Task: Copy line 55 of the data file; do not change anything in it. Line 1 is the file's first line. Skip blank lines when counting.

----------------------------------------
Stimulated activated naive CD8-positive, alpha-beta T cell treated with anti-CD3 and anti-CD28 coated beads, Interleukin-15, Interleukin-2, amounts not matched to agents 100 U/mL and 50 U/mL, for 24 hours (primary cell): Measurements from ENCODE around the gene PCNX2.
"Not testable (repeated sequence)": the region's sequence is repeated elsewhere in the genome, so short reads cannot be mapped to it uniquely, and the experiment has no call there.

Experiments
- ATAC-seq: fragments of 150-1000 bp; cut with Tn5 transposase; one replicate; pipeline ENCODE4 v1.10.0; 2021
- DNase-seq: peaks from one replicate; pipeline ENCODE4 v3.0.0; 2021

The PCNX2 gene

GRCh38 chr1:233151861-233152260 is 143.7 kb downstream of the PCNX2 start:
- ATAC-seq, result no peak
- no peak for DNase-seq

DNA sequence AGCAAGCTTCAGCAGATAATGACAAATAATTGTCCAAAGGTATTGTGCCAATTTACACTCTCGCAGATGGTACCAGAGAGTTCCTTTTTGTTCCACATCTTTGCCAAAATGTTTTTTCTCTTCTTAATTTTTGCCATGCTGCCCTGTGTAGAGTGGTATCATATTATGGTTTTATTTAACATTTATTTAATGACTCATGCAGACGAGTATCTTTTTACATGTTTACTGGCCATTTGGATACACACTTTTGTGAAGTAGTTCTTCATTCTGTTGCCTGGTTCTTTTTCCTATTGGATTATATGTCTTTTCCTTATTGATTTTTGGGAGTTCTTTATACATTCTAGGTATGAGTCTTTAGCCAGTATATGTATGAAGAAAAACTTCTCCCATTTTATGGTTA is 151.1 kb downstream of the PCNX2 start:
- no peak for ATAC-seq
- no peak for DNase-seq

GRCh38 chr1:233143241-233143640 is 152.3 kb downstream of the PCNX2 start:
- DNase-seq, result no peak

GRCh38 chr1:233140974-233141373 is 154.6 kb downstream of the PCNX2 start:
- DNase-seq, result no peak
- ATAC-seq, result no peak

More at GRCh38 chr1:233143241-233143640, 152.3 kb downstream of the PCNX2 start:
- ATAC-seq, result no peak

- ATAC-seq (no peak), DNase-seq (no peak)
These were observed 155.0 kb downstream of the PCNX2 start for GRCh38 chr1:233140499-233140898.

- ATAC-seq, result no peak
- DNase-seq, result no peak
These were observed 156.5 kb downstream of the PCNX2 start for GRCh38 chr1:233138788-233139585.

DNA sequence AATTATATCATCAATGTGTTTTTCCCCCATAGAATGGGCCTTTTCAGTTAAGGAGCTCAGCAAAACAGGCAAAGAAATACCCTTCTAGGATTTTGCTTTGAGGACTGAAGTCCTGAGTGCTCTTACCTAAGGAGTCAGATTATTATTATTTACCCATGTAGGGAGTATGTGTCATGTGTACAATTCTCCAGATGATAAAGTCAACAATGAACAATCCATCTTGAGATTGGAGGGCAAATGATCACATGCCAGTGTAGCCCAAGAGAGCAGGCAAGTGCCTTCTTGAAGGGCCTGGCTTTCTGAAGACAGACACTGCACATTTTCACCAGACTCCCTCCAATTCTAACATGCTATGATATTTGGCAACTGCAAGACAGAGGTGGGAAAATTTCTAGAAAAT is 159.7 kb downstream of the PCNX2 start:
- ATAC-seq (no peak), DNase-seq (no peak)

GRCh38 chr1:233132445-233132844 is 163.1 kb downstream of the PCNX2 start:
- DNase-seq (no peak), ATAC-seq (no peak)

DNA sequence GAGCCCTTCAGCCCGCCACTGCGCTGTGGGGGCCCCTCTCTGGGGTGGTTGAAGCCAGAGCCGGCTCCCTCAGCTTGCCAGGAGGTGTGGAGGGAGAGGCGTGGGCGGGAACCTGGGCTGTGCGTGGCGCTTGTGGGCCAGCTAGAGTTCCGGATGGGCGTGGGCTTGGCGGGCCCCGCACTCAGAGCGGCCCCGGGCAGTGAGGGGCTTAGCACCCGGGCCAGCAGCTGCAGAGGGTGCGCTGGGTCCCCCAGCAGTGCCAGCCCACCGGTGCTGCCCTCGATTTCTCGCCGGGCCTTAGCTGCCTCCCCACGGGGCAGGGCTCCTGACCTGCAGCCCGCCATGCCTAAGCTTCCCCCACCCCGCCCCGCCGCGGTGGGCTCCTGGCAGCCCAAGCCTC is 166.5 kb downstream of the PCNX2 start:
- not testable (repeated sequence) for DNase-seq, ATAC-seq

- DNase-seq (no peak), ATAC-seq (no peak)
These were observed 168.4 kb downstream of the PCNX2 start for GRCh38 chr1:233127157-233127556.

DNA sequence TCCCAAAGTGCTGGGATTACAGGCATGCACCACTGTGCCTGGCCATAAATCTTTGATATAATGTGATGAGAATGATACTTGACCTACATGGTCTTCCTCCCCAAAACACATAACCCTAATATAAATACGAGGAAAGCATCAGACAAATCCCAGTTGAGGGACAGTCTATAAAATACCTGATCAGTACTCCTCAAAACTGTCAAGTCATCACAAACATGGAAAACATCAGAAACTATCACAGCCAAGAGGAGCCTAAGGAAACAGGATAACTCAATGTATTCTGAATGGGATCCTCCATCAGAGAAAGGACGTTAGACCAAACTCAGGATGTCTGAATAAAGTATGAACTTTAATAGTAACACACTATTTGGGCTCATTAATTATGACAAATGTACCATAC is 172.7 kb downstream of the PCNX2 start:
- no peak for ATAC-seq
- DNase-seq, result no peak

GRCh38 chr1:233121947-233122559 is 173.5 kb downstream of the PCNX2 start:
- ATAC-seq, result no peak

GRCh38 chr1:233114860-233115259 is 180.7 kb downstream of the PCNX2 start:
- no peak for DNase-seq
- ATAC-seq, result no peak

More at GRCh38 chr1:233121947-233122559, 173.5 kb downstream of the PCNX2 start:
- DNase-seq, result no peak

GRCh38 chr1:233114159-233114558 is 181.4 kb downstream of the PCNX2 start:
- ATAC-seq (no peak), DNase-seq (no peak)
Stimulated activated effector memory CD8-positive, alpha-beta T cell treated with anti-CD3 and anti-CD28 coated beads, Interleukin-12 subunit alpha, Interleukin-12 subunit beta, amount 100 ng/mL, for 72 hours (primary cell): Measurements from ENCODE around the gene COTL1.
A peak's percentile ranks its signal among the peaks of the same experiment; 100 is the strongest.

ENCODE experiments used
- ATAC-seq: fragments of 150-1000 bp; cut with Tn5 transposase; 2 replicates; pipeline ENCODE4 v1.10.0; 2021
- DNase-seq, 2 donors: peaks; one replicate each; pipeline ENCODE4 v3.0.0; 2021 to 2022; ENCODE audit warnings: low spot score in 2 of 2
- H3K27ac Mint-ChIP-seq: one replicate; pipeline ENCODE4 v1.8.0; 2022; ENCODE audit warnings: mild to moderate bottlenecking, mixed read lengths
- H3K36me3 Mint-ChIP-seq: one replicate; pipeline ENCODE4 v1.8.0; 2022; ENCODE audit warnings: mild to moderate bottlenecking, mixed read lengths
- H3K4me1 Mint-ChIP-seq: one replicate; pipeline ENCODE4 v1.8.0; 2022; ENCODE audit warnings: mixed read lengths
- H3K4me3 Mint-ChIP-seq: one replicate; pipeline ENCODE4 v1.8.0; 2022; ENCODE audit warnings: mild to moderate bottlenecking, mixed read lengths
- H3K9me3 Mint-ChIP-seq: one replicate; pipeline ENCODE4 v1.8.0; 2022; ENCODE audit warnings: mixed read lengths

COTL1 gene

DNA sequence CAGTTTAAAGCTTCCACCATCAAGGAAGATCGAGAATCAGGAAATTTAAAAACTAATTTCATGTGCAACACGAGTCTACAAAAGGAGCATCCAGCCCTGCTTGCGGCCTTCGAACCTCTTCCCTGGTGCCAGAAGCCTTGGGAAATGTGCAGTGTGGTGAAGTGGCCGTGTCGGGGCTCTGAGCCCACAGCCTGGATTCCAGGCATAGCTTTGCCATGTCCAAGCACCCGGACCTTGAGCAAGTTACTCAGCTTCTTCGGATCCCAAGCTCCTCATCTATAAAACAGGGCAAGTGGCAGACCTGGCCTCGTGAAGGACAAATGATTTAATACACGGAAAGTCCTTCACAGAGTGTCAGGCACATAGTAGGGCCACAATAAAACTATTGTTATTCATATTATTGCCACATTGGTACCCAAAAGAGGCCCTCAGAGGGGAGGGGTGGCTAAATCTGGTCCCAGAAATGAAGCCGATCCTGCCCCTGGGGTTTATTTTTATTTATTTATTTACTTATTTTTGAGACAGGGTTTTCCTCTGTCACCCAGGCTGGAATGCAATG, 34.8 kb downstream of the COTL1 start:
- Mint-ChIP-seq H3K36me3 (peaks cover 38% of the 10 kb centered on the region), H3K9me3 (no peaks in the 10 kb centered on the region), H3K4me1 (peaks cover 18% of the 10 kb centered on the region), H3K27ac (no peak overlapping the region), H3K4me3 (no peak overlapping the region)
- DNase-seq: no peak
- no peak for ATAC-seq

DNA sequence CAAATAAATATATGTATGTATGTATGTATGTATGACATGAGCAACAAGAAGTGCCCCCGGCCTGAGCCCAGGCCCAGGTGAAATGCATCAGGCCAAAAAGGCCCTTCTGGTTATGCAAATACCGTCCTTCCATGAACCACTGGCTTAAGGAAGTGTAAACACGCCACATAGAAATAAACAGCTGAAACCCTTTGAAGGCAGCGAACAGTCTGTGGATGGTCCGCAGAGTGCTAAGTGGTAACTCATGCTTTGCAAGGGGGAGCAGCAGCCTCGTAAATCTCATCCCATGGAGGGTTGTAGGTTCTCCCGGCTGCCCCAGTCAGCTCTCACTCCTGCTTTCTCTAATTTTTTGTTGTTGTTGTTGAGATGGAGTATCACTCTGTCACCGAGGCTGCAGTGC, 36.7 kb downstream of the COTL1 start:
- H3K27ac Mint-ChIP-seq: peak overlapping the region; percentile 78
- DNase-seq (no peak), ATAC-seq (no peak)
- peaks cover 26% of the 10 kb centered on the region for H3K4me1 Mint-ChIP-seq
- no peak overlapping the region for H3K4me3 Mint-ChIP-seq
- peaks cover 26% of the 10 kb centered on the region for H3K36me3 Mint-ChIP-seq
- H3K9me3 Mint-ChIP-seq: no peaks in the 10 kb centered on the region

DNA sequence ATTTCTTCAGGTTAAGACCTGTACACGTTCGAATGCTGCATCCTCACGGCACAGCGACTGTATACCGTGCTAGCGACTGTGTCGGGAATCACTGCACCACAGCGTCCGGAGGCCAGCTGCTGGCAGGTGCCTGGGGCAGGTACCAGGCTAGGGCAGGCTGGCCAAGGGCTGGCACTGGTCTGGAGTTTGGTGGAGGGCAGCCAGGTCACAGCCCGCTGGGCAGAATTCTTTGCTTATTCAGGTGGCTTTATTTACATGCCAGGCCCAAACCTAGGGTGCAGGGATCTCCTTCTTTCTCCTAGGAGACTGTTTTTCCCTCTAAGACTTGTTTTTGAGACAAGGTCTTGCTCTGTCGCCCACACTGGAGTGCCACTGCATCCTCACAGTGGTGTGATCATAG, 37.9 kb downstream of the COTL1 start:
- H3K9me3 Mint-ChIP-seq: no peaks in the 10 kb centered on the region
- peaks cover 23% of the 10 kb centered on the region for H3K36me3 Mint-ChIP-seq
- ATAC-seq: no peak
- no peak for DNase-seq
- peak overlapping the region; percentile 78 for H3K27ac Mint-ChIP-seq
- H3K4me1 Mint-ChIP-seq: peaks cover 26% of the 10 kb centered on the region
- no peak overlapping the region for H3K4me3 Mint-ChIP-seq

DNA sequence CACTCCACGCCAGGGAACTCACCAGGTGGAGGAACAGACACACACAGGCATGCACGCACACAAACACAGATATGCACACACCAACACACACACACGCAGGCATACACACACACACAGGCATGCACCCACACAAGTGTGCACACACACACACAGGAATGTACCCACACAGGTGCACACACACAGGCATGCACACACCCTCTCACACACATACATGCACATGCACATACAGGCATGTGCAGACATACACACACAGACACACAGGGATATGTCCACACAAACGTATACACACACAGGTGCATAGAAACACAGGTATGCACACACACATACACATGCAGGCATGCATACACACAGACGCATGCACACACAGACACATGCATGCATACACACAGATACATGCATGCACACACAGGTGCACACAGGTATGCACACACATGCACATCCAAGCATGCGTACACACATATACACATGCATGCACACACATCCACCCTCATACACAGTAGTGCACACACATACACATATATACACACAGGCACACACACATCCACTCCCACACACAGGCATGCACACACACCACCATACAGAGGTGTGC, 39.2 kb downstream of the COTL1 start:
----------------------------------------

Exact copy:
COTL1 gene